I am writing a Mathematica function to import *.torrent files as Expression. The encoding used in *.torrent files are called Bencode. You can get more information on Wikipedia.

Here are some examples:

Bencode Expression
"i-42e" -42
"3:abc" "abc"
"l4:hashi99ee" {"hash", 99}
"d6:lengthi1737643423ee" <|"length" -> 1737643423|>

I have previously written a Visual Basic script to do this, and it works well. However, it processes characters one by one, and there are many If ... Else ... to determine whether the currently processed character is in a list or in an association, and whether it is a key or a value.

I believe pattern matching functions can do the same thing in a more succinct and elegant way. Integer cases and string cases are easy to be matched, but when it comes to list cases and association cases, weird things happen.

In[1]:= integerPattern = 
  PatternSequence[105, sign : 45 | PatternSequence[], digits__, 101] /;
    And @@ Map[48 <= # <= 57 &, List[digits]];
byteList = {ToCharacterCode["i0e"], ToCharacterCode["i99e"], 
MatchQ[#, {integerPattern}] & /@ byteList

Out[3]= {True, True, True}

stringPattern = 
  PatternSequence[digits__, 58, letters__] /; 
   And @@ Map[48 <= # <= 57 &, List[digits]] && 
    Length[List[letters]] == 
byteList = {ToCharacterCode["1:a"], ToCharacterCode["4:hash"], 
MatchQ[#, {stringPattern}] & /@ byteList

Out[6]= {True, True, True}

listPattern = 
  PatternSequence[108, (integerPattern | stringPattern) ..., 101];
byteList = {ToCharacterCode["le"], ToCharacterCode["li1ee"], 
   ToCharacterCode["li1ei2ee"], ToCharacterCode["li1e1:ae"], 
   ToCharacterCode["l1:ai1ee"], ToCharacterCode["li1e3:abce"], 
   ToCharacterCode["l3:abci1ee"], ToCharacterCode["l1:a3:abce"]};
MatchQ[#, {listPattern}] & /@ byteList

Out[9]= {True, True, False, True, True, False, False, False}

After some research, I found that it involves pattern name: If the pattern contains named parts, then each instance of these parts must be identical.

Question 1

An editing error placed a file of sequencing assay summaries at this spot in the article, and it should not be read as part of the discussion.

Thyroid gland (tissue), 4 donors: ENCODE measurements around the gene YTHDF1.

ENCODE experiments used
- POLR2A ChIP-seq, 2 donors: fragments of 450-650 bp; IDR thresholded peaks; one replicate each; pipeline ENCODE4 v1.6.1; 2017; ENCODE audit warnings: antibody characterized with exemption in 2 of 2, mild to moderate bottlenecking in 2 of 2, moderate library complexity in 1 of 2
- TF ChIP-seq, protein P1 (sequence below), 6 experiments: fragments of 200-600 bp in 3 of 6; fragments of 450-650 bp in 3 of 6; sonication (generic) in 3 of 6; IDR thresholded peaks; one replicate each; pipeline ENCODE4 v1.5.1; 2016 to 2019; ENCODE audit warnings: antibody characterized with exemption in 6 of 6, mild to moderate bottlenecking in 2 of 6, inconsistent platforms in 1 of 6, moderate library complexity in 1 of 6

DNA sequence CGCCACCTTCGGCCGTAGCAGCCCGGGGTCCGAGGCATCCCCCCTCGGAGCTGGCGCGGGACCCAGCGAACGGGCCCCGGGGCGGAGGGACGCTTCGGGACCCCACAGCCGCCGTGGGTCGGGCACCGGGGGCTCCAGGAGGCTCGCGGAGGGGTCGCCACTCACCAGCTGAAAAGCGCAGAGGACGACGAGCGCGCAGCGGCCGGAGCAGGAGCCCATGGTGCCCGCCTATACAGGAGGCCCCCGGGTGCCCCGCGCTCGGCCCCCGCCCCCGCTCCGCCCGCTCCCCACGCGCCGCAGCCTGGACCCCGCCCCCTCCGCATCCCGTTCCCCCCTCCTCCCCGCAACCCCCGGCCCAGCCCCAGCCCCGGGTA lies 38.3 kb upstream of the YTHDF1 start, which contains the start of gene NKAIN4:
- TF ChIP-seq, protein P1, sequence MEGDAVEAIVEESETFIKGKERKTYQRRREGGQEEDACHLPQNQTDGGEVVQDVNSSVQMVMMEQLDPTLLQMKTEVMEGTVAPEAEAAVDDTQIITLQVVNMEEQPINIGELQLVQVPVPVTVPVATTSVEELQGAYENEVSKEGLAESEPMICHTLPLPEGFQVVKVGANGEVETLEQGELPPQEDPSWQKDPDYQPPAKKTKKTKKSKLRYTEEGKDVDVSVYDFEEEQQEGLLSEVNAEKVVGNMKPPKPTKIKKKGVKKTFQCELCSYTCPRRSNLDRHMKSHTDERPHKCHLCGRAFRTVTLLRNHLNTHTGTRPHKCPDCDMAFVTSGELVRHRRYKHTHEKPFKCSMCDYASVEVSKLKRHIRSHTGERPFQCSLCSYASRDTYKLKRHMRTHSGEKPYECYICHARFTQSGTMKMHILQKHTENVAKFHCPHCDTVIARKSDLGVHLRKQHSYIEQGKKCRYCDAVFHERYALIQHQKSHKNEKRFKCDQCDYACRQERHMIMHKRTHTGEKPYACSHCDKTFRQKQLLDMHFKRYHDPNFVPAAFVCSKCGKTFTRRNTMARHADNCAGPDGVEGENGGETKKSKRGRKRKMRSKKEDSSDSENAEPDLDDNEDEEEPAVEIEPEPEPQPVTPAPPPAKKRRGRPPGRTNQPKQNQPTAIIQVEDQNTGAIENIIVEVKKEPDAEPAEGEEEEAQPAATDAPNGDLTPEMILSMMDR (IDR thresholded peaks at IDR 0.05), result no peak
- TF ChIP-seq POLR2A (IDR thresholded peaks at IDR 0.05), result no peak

integerPattern can be rewritten as follows so that it does not contain name. How should stringPattern be rewritten?

integerPattern = 
 PatternSequence[105, 45 | PatternSequence[], 
  Alternatives @@ Range[48, 57] .., 101]

Question 2

My code can not deal with complex data structures if lists/associations contain other lists/dictionaries. For example, "d2:idi1e7:contentl3:abci999eee" (<|"id" -> 1, "content" -> {"abc", 999}|>). Can Mathematica match a nested pattern? If it is impossible, could you solve this problem with depth-first search?


1 Answer 1


I think that actually just trying to parse the input is easier than coming up with patterns that you can use in MatchQ. If the parse fails, then you know that something didn't match.

It's difficult to come up with string patterns or regular expressions that find the items unambiguously, so I found it easier to do two passes.

BEParseCodes[codes_List] := BEParseCodes[{}, codes];

BEParseCodes[tokens_, {}] := BEParseTokens[tokens];

BEParseCodes[tokens_, {100, rest___}] :=
  BEParseCodes[Append[tokens, BEDictionary], {rest}];

BEParseCodes[tokens_, {108, rest___}] := 
  BEParseCodes[Append[tokens, BEList], {rest}];

BEParseCodes[tokens_, {101, rest___}] := 
  BEParseCodes[Append[tokens, BEEnd], {rest}];

BEParseCodes[tokens_, {105, digits : Alternatives @@ ToCharacterCode["-0123456789"] .., 101, rest___}] := 
  BEParseCodes[Append[tokens, BEData[BEInteger, {digits}]], {rest}];

BEParseCodes[tokens_, next : {Alternatives @@ ToCharacterCode["0123456789"], ___}] :=
    {stringParts = Check[SequenceSplit[next, {58}, 2], {next, {}}]},
      {count = ToExpression[FromCharacterCode[stringParts[[1]]]]},
        Append[tokens, BEData[BEString, Take[stringParts[[2]], UpTo[count]]]], 
        Drop[stringParts[[2]], UpTo[count]]]]];

BEParseTokens[tokens_List] :=
  Sequence @@ FixedPoint[
    SequenceReplace[{{head : BEDictionary | BEList, items___BEData, BEEnd} :> BEData[head, {items}]}], 
    tokens] /. BEData -> BEInterpret

BEInterpret[BEInteger, codes_] := ToExpression[FromCharacterCode[codes]];
BEInterpret[BEString, codes_] := FromCharacterCode[codes];
BEInterpret[BEList, tokens_] := tokens;
BEInterpret[BEDictionary, tokens_] := Association[Rule @@@ Partition[tokens, 2]];


test1 = "d3:bar4:spam3:fooi42ee";
(* {"bar" -> "spam", "foo" -> 42} *)

test2 = "i-42e";
(* "-42" *)

test3 = "l4:spami42ee";
(* {"spam", 42} *)

test4 = "d2:xyl4:spami42ee3:bar4:spam3:fooi42ee";
(* <|"xy" -> {"spam", 42}, "bar" -> "spam", "foo" -> 42|> *)

test5 = "d2:idi1e7:contentl3:abci999eee";
(* <|"id" -> 1, "content" -> {"abc", 999}|> *)

All of this assumes that the input is correctly formatted bencode. Failures indicate malformed bencode (assuming my implementation is correct).

  • $\begingroup$ Apply your code and get wrong result. Example file: chocobo1.github.io/bencode_online $\endgroup$
    – 李子涵
    Commented May 5 at 7:01
  • $\begingroup$ @李子涵 Fixed. I was only handling strings of length 0-9 before. $\endgroup$
    – lericr
    Commented May 5 at 14:00
  • $\begingroup$ Perfect application for expression with head! $\endgroup$
    – 李子涵
    Commented May 9 at 15:52
  • $\begingroup$ BEInterpret[BEString,codes_]:=Quiet[Check[FromCharacterCode[codes,"UTF-8"],StringJoin[IntegerString[#,16]]&/@Partition[codes,UpTo[20]]]]; So it can support non-ASCII file names and convert piece hashes to hexstring. $\endgroup$
    – 李子涵
    Commented May 14 at 11:27

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